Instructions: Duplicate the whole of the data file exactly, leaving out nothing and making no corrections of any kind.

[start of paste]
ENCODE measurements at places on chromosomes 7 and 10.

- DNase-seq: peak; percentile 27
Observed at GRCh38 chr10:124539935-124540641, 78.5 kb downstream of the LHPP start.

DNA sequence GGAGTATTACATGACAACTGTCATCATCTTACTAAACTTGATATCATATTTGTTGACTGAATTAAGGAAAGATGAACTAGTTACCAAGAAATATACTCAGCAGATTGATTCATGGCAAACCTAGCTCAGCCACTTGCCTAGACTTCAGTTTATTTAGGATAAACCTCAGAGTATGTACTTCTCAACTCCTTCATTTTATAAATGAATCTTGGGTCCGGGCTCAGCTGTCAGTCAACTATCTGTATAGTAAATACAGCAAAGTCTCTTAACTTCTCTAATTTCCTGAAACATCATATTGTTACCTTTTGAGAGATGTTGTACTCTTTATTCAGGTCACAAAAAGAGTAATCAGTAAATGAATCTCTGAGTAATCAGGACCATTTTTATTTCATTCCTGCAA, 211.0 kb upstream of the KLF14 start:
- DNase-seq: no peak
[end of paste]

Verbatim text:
ENCODE measurements at places on chromosomes 7 and 10.

- DNase-seq: peak; percentile 27
Observed at GRCh38 chr10:124539935-124540641, 78.5 kb downstream of the LHPP start.

DNA sequence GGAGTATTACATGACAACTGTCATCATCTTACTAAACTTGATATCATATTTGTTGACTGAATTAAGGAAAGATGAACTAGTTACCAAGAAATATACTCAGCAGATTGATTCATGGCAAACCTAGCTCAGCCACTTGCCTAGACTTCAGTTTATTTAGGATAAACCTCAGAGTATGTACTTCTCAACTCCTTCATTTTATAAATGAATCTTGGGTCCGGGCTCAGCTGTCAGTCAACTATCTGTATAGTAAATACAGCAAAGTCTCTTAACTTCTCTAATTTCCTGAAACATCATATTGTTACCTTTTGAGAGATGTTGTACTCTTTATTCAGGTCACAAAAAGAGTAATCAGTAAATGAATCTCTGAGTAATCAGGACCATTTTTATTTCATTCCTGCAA, 211.0 kb upstream of the KLF14 start:
- DNase-seq: no peak